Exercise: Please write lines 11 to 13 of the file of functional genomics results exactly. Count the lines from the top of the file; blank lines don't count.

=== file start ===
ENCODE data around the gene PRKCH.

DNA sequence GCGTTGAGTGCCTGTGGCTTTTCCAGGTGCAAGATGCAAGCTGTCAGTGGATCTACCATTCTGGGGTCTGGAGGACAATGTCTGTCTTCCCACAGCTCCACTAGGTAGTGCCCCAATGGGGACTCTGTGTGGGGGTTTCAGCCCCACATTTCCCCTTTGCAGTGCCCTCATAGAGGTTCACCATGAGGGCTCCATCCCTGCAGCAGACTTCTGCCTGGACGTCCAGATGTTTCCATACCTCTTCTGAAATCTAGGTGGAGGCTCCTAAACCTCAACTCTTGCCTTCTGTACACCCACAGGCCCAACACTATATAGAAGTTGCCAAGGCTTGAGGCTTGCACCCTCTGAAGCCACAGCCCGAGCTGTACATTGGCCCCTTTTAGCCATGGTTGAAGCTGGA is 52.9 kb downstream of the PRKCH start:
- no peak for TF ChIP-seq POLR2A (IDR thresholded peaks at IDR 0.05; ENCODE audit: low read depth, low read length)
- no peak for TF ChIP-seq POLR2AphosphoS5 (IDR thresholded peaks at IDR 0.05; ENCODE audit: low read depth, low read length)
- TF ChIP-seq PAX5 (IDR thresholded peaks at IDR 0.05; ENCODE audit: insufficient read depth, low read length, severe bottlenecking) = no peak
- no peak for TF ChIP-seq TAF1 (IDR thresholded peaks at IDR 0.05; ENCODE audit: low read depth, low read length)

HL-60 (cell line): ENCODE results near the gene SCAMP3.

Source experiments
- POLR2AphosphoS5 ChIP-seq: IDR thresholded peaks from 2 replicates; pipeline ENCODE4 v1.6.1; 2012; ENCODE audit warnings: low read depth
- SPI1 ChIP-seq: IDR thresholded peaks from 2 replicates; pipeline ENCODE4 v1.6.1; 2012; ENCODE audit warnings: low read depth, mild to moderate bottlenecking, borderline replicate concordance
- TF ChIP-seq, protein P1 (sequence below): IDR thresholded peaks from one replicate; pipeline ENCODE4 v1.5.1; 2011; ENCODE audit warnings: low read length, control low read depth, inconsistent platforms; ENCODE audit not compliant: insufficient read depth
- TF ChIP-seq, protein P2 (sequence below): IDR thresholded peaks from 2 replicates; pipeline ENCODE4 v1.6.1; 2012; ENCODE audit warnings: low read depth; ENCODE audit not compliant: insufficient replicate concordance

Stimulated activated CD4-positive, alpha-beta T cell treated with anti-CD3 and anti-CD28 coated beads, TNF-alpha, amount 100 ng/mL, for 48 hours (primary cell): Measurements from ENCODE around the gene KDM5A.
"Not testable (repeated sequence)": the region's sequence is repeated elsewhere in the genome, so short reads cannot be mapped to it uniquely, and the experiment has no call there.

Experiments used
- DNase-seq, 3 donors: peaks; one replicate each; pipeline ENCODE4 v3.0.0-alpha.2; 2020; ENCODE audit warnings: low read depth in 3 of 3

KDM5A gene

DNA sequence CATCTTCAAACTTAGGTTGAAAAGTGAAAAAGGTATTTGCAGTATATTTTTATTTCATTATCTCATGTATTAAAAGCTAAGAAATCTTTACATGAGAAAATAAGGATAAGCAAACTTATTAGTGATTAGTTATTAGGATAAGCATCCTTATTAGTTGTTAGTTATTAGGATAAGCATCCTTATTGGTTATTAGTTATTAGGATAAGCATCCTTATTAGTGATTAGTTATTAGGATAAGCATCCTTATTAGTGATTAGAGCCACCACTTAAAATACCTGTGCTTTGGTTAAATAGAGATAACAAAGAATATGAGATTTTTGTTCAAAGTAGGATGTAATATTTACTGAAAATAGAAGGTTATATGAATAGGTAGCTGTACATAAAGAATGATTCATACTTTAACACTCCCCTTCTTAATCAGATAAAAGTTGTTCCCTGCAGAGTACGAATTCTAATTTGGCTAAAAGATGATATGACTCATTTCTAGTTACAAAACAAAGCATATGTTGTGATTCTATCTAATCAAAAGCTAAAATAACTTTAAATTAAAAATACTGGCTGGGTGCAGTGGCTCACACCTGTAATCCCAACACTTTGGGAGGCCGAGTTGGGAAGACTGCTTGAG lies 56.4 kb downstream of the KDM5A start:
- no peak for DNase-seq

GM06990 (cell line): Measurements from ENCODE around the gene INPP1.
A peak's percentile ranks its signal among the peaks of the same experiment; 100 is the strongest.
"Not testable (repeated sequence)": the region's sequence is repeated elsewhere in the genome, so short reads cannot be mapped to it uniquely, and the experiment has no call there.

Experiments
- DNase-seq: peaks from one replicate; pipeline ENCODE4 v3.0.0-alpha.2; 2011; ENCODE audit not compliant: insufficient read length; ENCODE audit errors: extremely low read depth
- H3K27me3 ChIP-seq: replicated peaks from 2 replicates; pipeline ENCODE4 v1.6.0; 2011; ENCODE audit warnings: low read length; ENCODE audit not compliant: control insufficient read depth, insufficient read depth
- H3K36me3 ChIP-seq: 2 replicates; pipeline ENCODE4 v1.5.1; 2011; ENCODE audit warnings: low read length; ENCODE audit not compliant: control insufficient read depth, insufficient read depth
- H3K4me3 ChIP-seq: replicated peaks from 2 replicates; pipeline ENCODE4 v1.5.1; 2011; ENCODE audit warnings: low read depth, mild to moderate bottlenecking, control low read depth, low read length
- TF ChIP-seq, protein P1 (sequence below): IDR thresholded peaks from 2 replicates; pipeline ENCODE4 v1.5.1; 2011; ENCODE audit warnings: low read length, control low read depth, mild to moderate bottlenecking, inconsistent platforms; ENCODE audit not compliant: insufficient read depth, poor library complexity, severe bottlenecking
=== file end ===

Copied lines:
- TF ChIP-seq, protein P1 (sequence below): IDR thresholded peaks from one replicate; pipeline ENCODE4 v1.5.1; 2011; ENCODE audit warnings: low read length, control low read depth, inconsistent platforms; ENCODE audit not compliant: insufficient read depth
- TF ChIP-seq, protein P2 (sequence below): IDR thresholded peaks from 2 replicates; pipeline ENCODE4 v1.6.1; 2012; ENCODE audit warnings: low read depth; ENCODE audit not compliant: insufficient replicate concordance

Stimulated activated CD4-positive, alpha-beta T cell treated with anti-CD3 and anti-CD28 coated beads, TNF-alpha, amount 100 ng/mL, for 48 hours (primary cell): Measurements from ENCODE around the gene KDM5A.